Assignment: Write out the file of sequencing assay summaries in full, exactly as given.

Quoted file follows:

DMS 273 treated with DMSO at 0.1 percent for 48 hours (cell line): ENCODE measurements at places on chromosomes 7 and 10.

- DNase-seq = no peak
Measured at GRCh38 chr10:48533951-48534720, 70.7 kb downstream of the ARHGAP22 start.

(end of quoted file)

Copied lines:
DMS 273 treated with DMSO at 0.1 percent for 48 hours (cell line): ENCODE measurements at places on chromosomes 7 and 10.

- DNase-seq = no peak
Measured at GRCh38 chr10:48533951-48534720, 70.7 kb downstream of the ARHGAP22 start.